My son started kindergarten this year; here's what that's been like for us

The pandemic has made so many little things about my boy's experience feel less than ideal to me, but I don’t let on about that to him. He doesn’t know what he’s missing, and I’m not going to be the one to tell him.

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It's an unusual time to be a kindergartner. Fortunately, my son doesn't seem to mind. (Marie Johnson / Tribune)

“What a weird start to school this will be,” I’d thought to myself a hundred times over the past several weeks.

I was thinking it again on Thursday morning as my husband and I pulled up to Roosevelt Elementary in our minivan, ready to drop off our son for his first day of school.

Our firstborn was about to start kindergarten. Smack in the middle of a pandemic.

We hugged our boy goodbye outside the main entrance and then watched him disappear into the school. He was all smiles on this morning of his Big Day -- happy and excited. And why not? To him, it was a perfectly great first day of school. It’s the only one he’s ever had, so he has nothing to compare it to. No reason to think that anything about it was weird.

It may have disappointed me that I couldn’t walk him to his classroom, the way I always envisioned I would, but he doesn’t even know that parents used to do that before COVID-19.


It may seem strange to me that he can’t slurp a quick drink from the water fountains in the hallways, but he’s never been able to do that before so it doesn't bother him that he can't do it now.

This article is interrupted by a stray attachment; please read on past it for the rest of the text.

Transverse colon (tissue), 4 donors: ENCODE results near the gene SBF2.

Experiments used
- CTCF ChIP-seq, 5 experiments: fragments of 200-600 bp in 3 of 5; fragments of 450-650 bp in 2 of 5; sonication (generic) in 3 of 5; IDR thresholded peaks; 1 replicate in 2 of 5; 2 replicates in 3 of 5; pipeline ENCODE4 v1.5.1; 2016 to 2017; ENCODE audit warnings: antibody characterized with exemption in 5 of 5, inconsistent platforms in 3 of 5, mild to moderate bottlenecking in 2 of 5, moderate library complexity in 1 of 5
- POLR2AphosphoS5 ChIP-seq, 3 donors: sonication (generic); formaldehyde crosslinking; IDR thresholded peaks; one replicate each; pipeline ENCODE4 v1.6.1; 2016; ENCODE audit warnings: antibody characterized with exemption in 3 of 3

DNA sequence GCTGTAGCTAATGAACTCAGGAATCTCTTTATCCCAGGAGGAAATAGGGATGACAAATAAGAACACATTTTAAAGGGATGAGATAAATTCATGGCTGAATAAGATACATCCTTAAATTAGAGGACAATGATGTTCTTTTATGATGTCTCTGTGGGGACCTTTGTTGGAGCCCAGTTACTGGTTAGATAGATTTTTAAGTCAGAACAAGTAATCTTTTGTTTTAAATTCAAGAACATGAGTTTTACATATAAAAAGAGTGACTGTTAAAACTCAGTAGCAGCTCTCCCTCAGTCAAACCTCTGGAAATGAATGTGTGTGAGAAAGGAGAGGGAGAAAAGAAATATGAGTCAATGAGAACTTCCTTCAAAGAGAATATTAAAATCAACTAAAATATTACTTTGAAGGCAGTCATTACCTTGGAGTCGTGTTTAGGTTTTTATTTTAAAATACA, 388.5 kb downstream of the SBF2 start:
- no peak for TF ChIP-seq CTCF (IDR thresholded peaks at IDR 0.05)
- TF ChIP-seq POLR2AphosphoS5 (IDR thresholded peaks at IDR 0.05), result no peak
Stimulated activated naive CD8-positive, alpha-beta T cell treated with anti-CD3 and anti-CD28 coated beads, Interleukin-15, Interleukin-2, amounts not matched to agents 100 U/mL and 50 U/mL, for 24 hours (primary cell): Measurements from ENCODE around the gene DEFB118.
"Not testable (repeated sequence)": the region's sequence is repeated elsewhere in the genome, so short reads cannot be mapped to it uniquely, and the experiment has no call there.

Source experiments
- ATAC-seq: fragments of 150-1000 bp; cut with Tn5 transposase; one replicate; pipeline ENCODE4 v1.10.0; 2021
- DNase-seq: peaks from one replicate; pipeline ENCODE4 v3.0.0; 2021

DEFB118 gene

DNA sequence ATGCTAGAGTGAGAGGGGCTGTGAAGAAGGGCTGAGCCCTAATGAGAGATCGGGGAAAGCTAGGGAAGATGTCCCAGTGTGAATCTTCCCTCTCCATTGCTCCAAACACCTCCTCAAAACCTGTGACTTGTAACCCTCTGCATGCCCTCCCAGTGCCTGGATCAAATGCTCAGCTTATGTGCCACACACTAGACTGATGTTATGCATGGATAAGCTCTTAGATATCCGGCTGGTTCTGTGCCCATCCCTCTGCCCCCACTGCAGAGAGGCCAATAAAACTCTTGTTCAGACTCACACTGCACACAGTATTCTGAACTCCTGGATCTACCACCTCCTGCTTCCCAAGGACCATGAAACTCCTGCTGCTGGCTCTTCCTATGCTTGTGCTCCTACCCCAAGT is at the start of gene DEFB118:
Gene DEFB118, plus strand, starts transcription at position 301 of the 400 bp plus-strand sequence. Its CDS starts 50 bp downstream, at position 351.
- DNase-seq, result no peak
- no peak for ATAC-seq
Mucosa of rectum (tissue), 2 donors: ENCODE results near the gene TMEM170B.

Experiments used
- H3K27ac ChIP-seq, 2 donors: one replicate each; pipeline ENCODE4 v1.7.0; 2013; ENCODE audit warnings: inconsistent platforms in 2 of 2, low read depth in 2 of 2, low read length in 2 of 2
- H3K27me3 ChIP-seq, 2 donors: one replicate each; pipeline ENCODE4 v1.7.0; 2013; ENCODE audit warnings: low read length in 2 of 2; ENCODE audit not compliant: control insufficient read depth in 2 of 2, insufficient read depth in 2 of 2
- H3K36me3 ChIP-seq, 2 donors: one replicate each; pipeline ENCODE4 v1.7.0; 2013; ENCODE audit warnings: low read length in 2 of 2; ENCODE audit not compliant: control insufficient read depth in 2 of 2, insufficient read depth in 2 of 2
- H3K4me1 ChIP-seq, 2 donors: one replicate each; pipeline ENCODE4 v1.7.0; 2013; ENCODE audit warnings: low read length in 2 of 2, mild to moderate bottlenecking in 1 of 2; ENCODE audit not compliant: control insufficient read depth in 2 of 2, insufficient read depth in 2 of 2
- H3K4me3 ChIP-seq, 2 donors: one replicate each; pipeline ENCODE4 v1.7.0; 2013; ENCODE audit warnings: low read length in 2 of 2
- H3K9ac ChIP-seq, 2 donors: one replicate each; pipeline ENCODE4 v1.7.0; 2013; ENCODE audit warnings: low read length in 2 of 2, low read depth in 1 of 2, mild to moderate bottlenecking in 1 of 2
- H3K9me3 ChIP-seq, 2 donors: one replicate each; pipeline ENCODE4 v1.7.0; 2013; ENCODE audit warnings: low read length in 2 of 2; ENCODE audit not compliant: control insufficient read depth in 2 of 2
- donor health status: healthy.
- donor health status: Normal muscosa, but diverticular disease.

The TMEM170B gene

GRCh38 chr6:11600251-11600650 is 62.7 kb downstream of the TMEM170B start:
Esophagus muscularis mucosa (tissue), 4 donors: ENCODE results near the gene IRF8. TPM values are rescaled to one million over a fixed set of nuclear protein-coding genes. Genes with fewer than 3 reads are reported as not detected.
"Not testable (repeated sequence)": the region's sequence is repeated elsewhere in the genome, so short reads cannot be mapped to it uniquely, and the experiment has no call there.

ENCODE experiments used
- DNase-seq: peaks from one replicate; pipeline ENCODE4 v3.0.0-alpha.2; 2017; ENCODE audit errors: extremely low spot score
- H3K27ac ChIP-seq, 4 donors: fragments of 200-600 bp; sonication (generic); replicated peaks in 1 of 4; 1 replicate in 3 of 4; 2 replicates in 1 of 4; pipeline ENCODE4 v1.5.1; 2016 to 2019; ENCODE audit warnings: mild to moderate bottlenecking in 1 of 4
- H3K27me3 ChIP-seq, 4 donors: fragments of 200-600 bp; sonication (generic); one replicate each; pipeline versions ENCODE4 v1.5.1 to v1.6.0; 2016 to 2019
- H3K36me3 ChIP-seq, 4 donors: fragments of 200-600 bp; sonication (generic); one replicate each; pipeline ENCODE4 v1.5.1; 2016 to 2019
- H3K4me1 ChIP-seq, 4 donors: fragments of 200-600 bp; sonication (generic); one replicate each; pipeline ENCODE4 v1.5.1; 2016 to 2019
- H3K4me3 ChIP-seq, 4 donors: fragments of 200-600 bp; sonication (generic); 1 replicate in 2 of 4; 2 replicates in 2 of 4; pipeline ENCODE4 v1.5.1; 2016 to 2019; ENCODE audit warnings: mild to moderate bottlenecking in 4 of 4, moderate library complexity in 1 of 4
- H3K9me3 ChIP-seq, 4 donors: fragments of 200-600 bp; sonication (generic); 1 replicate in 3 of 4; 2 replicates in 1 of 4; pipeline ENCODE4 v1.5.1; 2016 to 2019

I may worry that he’ll get tired of wearing his mask or that it will make it harder for him to be heard and hear others, but that's a nonissue for him.

The pandemic has made so many little things about my son’s kindergarten experience feel less than ideal to me, but I don’t let on about that to him. He doesn’t know what he’s missing, and I’m not going to be the one to tell him.

Like all parents right now, I’m having to learn, adjust, and adapt. The ever-present possibility of rapid change is the new norm. That hit home for Laker families this past weekend, with the surprise announcement that the high school was switching to distance learning after a teacher tested positive for COVID-19.

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Sidewalk chalk artwork on the ground outside Roosevelt Elementary on Thursday welcomed students back to school. (Marie Johnson / Tribune)

At times, it all feels a little overwhelming. My first child’s first steps into the world of public education would be an emotional and worrisome time for me even in a good year, and here we are in 2020, having to deal with all the extra unknowns and what-ifs that come along with the coronavirus: What if someone at the school gets sick? What if my kid gets sick? What if we have to switch to distance learning? Does my kid really have to wear a mask all day? And the questions go on and on.

One question that parents of kindergartners in particular may have asked themselves in the midst of all this is: Should I even enroll my child in school this year, or wait until next year to avoid this whole situation? My husband and I contemplated that ourselves at one point.